Monthly Commentary – August
Despite economic turmoil in Turkey and an escalation in Sino–US trade tensions, global equities pushed higher in August. North American markets were the month’s strongest performers. By some measures, the US’s key S&P500 index recorded its longest ever bull run – approaching 10 years, during which it increased four-fold from the depths of the financial crisis. Strong returns also came from Japan, where economic growth figures exceeded expectations. Given the global uncertainties, both North America and Japan were also helped by their perceived safe haven status.
In contrast, emerging markets were generally weak. The US ramped up tariffs on Turkish steel and aluminium as relations soured over the detention of an American pastor. As the lira plunged, concerns mounted that the turmoil could spill over to other emerging markets.
Latin American stocks fell particularly heavily as many of the region’s currencies weakened against the US dollar. Compounding this was the uncertainty over who will win Brazil’s presidential race, with a clear frontrunner yet to emerge. Asian equities also lagged on concerns about the Chinese economy alongside disappointing results from Chinese technology giant Tencent. Meanwhile, the UK’s chaotic Brexit preparations depressed its stockmarket’s returns.
The strongest sector was Information Technology as Apple became the first company to be valued at US$1 trillion. Amid an otherwise defensive tone, the Healthcare sector performed well. Weakness was mostly confined to the commodity sectors, with both Energy and Materials affected by ongoing trade tensions. The only other sector to record negative returns was Financials as investors fretted about the potential impact of the Turkish crisis, particularly on European banks.
The oil price was firm in anticipation of further sanctions on Iran. Meanwhile, gold declined as the US dollar, in which the metal is typically denominated, remained strong. The US Federal Reserve left rates unchanged but gave a more upbeat assessment of the US economy. This bolstered expectations of a September rate hike and prompted President Trump to tweet his displeasure at the prospect. At the Jackson Hole central bankers’ symposium, however, Jerome Powell, the Fed chair, appeared to take a more dovish stance. In the UK, the Bank of England raised rates by 25 basis points but struck a cautious tone on the outlook for further increases.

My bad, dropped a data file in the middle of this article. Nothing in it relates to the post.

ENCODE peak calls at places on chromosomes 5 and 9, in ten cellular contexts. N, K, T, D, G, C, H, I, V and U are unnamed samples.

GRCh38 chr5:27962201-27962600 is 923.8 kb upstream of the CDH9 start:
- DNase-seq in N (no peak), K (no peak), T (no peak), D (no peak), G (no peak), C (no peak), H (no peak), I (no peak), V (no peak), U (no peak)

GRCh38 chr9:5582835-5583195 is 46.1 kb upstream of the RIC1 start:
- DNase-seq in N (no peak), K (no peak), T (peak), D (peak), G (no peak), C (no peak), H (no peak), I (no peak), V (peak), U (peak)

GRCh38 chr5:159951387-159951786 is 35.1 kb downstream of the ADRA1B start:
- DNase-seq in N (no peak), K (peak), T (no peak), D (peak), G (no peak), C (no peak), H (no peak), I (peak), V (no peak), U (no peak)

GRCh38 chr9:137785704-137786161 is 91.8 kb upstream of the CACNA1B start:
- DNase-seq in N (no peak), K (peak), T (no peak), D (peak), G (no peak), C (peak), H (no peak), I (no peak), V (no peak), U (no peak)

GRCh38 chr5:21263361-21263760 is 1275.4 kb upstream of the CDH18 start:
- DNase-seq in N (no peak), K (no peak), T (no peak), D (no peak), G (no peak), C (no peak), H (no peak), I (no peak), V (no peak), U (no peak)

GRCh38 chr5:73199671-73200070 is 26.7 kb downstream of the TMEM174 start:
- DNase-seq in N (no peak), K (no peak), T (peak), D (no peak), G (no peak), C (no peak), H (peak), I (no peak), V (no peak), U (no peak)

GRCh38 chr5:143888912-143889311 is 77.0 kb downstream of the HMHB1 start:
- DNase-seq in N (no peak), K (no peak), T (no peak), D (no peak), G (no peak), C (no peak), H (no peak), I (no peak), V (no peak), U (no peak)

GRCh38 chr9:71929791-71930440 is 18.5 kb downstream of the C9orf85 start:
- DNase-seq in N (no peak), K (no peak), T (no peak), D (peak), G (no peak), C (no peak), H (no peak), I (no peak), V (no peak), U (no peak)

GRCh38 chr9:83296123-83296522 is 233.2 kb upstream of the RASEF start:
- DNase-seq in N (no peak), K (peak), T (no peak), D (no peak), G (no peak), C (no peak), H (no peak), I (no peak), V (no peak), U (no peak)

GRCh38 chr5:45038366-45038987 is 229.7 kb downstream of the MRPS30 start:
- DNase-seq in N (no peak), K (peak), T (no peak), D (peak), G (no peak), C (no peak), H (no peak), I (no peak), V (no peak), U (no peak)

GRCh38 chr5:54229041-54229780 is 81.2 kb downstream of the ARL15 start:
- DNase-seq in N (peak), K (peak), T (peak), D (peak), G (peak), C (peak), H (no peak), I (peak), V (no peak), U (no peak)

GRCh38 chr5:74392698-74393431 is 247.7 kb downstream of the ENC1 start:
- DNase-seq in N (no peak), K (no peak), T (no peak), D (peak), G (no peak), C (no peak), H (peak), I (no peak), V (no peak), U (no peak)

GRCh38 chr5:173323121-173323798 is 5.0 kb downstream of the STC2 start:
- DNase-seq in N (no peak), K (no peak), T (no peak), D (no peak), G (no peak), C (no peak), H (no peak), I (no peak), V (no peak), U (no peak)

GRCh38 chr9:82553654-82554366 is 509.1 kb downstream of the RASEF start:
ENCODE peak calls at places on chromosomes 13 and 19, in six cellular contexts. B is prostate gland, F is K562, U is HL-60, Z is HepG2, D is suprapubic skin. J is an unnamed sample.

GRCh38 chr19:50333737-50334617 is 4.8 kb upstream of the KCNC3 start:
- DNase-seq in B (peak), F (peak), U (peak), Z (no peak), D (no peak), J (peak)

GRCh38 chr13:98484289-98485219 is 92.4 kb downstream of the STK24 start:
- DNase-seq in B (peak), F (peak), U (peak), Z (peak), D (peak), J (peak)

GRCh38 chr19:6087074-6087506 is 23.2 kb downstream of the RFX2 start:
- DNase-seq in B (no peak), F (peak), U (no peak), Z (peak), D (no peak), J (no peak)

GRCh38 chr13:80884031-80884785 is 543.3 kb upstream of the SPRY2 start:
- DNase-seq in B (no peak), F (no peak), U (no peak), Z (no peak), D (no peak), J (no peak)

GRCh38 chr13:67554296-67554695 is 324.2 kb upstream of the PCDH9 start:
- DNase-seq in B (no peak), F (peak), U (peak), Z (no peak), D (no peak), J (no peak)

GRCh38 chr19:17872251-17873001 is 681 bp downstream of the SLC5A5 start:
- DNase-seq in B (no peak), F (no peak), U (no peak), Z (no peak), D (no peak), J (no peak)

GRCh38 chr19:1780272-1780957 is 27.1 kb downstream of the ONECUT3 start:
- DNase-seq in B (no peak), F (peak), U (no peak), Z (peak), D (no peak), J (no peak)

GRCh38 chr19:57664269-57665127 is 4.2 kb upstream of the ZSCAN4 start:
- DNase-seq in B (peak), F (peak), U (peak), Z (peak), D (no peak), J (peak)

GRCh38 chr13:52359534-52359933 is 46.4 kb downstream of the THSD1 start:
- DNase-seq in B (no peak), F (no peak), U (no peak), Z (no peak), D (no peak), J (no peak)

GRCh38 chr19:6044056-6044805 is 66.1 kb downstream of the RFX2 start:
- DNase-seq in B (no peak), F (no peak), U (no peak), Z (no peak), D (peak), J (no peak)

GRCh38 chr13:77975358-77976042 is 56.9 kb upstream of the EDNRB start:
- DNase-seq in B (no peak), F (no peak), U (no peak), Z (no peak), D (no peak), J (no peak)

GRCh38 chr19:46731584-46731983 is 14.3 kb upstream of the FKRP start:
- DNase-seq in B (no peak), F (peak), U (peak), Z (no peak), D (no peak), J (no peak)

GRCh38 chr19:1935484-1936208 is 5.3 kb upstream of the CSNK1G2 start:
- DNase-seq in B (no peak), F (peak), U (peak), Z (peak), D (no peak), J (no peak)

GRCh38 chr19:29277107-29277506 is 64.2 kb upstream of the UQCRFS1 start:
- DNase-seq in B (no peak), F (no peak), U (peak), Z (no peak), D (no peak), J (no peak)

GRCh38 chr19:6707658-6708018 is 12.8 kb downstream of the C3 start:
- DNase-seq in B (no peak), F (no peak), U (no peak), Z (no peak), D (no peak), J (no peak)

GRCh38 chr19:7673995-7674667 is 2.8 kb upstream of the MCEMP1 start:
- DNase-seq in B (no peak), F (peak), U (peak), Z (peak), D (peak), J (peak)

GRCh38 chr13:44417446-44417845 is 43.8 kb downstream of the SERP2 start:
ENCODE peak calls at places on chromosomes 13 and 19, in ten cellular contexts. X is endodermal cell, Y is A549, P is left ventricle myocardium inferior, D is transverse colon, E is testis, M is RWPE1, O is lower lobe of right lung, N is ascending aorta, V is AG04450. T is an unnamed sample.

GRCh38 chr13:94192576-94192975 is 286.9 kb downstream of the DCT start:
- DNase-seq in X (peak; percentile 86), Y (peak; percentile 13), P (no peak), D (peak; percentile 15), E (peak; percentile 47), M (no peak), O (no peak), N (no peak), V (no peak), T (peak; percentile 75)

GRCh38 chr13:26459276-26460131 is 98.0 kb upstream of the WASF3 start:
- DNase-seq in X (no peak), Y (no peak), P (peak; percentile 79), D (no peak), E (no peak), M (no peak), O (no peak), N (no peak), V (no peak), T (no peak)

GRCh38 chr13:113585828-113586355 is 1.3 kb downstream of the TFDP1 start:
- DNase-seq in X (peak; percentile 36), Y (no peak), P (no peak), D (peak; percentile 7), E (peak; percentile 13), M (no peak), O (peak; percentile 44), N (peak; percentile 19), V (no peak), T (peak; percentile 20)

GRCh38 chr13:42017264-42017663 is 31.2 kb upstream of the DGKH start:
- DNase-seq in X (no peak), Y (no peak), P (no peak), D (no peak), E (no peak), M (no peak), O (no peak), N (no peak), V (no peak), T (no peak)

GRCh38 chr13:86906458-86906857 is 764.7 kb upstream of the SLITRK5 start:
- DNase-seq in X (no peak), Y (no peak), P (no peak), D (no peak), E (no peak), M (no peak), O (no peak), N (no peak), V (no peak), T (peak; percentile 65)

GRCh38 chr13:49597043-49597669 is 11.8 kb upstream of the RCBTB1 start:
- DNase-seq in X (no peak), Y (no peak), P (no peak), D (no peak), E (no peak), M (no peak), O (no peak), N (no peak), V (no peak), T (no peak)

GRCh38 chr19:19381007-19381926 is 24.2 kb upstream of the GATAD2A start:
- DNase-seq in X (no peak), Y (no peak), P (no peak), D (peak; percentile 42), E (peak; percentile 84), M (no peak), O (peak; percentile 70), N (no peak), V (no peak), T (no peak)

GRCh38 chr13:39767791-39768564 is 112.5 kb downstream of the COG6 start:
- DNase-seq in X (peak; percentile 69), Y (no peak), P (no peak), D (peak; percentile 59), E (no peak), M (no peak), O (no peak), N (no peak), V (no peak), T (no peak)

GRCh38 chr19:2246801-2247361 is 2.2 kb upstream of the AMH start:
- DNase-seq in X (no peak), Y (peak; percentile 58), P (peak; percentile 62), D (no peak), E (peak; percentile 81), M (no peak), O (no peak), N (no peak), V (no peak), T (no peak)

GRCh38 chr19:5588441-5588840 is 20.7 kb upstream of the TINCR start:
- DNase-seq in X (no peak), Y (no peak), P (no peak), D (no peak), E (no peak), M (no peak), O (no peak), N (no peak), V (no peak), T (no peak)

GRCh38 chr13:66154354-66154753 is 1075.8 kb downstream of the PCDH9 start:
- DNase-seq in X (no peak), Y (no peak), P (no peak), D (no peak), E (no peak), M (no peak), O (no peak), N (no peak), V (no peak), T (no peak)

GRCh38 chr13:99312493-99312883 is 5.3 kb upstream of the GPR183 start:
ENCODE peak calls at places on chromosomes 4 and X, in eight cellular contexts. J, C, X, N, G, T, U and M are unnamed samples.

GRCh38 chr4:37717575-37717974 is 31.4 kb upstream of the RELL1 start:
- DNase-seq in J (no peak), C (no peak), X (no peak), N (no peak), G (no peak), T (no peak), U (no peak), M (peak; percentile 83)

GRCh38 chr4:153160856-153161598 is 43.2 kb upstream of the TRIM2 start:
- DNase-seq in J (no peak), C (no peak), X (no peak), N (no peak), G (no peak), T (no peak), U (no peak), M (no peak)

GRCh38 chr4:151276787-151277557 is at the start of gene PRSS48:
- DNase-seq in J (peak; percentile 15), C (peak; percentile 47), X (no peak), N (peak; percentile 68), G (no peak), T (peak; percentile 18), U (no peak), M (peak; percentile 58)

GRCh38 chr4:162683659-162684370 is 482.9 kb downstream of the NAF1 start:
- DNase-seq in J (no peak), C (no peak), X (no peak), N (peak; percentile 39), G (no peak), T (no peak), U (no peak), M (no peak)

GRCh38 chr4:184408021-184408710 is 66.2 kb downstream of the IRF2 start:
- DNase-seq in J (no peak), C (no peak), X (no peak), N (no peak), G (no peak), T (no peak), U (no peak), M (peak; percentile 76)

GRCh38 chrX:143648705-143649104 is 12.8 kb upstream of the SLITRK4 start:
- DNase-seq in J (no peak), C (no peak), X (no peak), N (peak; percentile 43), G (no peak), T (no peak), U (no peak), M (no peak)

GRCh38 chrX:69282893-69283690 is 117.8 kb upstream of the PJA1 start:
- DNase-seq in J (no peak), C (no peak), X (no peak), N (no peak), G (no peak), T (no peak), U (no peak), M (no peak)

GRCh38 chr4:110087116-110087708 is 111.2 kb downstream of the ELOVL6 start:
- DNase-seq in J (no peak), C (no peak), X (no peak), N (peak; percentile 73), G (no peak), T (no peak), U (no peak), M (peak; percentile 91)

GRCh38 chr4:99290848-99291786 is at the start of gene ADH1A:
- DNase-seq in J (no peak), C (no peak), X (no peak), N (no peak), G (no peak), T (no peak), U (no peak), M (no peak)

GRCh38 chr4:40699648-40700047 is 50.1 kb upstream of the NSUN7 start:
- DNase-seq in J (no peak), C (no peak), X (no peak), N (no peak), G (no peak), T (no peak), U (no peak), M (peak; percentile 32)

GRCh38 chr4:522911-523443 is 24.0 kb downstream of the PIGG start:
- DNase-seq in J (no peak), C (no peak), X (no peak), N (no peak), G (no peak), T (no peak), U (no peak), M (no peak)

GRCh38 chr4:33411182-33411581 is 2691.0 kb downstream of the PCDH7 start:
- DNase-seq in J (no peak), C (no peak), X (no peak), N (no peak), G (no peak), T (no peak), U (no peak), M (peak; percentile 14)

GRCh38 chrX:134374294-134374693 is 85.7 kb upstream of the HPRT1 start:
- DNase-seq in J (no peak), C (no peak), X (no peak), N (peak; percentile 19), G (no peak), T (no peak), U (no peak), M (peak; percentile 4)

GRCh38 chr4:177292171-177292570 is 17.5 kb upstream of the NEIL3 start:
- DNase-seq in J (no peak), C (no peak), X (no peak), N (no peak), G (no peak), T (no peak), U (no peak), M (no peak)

Although oil stocks were weaker last month, the Healthcare sector’s performance was strong, with Pfizer being amongst the beneficiaries. Pfizer is a global health giant whose operations span everything from innovative pharmaceuticals to well-known consumer products such as Advil and Chapstick. The company’s growth prospects are obscured by a mundane near-term outlook, making this one of the most lowly valued among its peer group of Healthcare majors. But a promising pipeline of new drugs offers potential for accelerating growth. In the meantime, cost efficiencies support Pfizer’s earnings growth while a revival of efforts to break up the group to unlock value remains a possibility. Short-sighted investors may focus on its lower near-term growth. But the company’s potential to deliver successful new products, along with an attractive dividend yield may provide scope for positive surprises. Most investors are overlooking this – making Pfizer a good example of the stocks in our ‘change is afoot’ category.
Please remember that past performance may not be repeated and is not a guide for future performance. The value of shares and the income from them can go down as well as up as a result of market and currency fluctuations. You may not get back the amount you invest.
Please note that SIT Savings Ltd is not authorised to provide advice to individual investors and nothing in this article should be considered to be or relied upon as constituting investment advice. If you are unsure about the suitability of an investment, you should contact your financial advisor.